FOODIES WEST.COM         

 BILL PARKER

Wine Spectator's Best of Award of Excellence
Beverage Director 
LON's General Manager
THE HERMOSA INN
Paradise Valley, Arizona

As you get into nicer and nicer places, you realize that there really is a craft to it. It's a profession, and the people that do it really well are really impressive.
 

December 2017 Issue | Vol. 5, No. 24 



























 
 
 
 


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  Executive Chef
SANCTUARY at
CAMELBACK MOUNTAIN
SCOTTSDALE, ARIZONA

BEAU MCMILLAN

  Executive Chef
JW MARRIOTT CAMELBACK INN
SCOTTSDALE, ARIZONA

PAUL MILLIST

  Executive Sous Chef
THE HERMOSA INN 
PARADISE VALLEY, ARIZONA

ALEJANDRO MARTINEZ

 
Dir of Culinary & Beverage
THE BOULDERS
CAREFREE, ARIZONA

BRIAN ARCHIBALD



Bill Parker shares his experience creating a custom blend of Oregon Pinot Gris on our

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M.F.K. FISHER
Food writer extraordinaire

     
LINCOLN  
A JW Steakhouse 
CAMELBACK INN
Scottsdale, Arizona
   
       
Tuscany & Piemonte Wines
with Gary Spadafore
Breakthru Beverage Group


      
Ancho Reyes Verde
Roasted Poblano Chiles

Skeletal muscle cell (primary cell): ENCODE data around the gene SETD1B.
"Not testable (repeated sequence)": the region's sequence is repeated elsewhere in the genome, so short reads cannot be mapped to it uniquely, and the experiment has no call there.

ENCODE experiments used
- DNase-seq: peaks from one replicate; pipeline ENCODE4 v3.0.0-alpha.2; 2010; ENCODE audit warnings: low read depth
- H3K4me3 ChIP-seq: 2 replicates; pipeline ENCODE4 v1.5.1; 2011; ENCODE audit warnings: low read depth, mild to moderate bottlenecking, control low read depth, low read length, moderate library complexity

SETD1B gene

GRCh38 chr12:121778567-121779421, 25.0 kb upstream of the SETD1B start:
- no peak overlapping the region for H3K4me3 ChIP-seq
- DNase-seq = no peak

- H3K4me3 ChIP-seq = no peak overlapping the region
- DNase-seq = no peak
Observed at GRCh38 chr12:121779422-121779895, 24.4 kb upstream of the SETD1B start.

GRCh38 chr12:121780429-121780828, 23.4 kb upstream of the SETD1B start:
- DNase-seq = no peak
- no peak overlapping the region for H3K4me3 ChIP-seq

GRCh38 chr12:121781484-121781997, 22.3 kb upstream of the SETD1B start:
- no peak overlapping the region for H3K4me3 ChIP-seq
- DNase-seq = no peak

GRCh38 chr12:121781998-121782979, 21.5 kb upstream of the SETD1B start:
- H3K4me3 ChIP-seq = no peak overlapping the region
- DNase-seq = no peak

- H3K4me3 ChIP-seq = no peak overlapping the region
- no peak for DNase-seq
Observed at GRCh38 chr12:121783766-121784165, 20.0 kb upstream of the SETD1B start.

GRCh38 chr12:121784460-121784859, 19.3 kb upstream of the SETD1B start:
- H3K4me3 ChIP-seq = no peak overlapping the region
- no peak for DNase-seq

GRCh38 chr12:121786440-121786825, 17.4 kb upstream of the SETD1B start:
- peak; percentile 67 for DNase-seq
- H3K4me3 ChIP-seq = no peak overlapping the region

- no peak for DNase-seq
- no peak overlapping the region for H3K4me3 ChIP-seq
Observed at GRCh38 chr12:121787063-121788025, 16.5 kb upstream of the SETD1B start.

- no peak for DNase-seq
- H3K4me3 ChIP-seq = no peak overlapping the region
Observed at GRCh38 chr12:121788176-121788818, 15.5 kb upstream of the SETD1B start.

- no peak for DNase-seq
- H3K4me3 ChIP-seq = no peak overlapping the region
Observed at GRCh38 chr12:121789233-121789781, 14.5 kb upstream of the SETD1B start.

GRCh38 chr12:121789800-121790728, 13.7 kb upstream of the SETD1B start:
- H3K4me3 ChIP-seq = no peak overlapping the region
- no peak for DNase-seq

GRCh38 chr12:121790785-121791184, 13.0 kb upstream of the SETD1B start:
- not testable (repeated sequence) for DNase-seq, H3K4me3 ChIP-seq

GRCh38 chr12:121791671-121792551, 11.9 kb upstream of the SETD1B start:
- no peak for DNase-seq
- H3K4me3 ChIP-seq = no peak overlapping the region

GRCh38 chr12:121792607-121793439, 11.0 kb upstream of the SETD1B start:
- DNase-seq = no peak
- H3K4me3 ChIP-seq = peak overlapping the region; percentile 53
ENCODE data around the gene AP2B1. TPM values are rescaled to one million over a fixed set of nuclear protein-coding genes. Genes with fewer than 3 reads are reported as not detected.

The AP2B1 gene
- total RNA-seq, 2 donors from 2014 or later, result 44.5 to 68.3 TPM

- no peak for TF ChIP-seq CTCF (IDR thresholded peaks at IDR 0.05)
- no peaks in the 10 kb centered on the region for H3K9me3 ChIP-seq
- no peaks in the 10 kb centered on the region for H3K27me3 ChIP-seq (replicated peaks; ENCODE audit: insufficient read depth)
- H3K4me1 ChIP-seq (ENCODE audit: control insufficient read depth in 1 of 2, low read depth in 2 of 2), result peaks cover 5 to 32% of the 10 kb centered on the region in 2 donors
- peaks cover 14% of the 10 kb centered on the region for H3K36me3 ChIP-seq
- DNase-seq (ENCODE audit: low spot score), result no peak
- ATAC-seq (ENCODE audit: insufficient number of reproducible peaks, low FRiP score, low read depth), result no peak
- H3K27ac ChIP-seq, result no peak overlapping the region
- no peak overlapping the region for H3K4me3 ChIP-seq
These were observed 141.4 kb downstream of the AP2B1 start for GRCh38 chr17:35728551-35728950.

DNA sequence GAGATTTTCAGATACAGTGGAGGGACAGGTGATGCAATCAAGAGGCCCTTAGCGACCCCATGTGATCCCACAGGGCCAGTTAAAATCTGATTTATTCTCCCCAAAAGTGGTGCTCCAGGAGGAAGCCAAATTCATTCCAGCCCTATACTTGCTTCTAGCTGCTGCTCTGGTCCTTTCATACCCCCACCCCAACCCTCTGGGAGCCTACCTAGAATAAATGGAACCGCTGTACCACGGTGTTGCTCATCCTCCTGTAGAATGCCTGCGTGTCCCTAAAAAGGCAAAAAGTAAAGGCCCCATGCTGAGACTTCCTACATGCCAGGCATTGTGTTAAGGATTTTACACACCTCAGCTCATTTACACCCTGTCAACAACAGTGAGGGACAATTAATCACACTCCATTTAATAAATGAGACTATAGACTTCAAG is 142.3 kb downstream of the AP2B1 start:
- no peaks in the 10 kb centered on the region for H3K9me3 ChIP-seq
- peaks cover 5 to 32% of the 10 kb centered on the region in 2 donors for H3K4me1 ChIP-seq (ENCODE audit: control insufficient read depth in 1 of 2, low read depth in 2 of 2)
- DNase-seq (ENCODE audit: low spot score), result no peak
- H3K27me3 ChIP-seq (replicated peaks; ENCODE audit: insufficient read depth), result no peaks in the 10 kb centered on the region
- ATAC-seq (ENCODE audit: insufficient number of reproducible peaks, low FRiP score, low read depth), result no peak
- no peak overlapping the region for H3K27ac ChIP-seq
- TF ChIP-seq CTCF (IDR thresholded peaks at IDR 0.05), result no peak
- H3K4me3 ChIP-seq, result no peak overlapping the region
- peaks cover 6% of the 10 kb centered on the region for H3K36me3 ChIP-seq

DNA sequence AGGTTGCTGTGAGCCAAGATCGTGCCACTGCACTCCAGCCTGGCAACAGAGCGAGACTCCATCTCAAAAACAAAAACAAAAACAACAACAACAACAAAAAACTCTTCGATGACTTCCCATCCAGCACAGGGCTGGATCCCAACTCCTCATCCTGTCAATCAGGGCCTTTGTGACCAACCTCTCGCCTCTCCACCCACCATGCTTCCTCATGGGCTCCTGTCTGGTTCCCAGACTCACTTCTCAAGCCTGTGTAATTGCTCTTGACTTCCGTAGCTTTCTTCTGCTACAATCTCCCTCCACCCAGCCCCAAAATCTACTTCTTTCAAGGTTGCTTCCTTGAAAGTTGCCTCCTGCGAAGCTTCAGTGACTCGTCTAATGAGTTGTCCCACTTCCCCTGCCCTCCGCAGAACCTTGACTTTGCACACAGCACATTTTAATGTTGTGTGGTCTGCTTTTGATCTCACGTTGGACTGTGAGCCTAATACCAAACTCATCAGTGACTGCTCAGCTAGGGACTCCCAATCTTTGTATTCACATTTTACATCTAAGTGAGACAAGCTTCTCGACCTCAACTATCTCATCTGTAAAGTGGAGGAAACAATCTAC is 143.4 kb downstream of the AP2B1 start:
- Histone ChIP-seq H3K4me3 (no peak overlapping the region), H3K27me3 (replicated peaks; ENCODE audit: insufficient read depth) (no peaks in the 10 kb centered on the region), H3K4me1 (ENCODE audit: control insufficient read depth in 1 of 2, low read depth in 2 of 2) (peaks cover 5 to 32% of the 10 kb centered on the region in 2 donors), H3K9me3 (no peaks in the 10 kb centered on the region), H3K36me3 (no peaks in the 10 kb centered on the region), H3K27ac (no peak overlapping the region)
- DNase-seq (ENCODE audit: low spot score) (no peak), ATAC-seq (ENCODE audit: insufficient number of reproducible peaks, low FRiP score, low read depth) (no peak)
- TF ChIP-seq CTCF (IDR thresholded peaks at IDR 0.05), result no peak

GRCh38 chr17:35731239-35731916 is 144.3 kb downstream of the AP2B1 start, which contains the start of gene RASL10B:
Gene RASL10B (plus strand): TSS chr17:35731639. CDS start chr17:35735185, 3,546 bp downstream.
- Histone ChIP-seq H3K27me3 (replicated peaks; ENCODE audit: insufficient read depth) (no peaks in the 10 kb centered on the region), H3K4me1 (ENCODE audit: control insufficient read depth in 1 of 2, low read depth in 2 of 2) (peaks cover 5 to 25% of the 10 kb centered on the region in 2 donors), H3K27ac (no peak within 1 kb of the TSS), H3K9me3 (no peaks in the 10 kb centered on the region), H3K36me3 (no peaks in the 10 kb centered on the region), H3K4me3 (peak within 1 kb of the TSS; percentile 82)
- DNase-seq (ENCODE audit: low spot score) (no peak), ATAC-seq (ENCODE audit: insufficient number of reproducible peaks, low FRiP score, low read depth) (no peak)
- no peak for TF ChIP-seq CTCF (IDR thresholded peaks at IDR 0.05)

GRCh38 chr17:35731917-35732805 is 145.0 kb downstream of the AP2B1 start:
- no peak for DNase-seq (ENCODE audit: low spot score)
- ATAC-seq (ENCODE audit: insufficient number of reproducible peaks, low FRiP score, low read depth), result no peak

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William Parker, Beverage Director/LON's General Manager at The Hermosa Inn, Paradise Valley, Arizona If Bill Parker were a wine, a subject in which he excels, he figures “a blend of some kind” would best describe him. Red or white? “I think it’d be red,” Parker said. “For me, red’s more expressive, and red varietals, when they come together, would be more expressive of who I am. They can be sharp and angular, or they can be soft and mellow, and I can be both of those things, certainly.” And, like a good wine, Parker’s vita shows he’s only gotten better. A career that started in the back of the house at a chain restaurant to earn enough cash to pay for college has developed into a passion strong enough to win top industry awards. Parker came from a family of ten kids whose dad played Dixieland jazz for a living. The the aspiring communications major often ended up going to school part-time while he worked in restaurants. “I thought I was going to get into radio,” Parker said. “Of course, I realized after a semester or two unless you’re going to work as a major personality at one of the major stations, you’re never going to get rich doing that.” Switching to the front of the house became the relevant way for Parker to make more money. Over time, the restaurants became “nicer and nicer”. After changing his majors “many, many times”, Parker ended up with a bachelor of science degree in business information systems. It only took a few months of interning with a small software designer for Parker to figure out “that that was not my life”. Not like those nice restaurants. He started to see the fine dining scene as a career, and not just a way to make money. “You realize that there really is a craft to it,” Parker said. “It is a profession, and the people that do it really well are really impressive. So, I aspired to that at the time. It’s always a little mercenary, because the better you are at it, the more you can make doing it. There really is an incentive to better yourself and your craft. By the time I was working in upscale resort restaurants, that’s what I was trying to do.” Starting with T. Cook’s, at the Royal Palms Resort in Scottsdale. The major player among the city’s destination restaurants had an intimidating staff.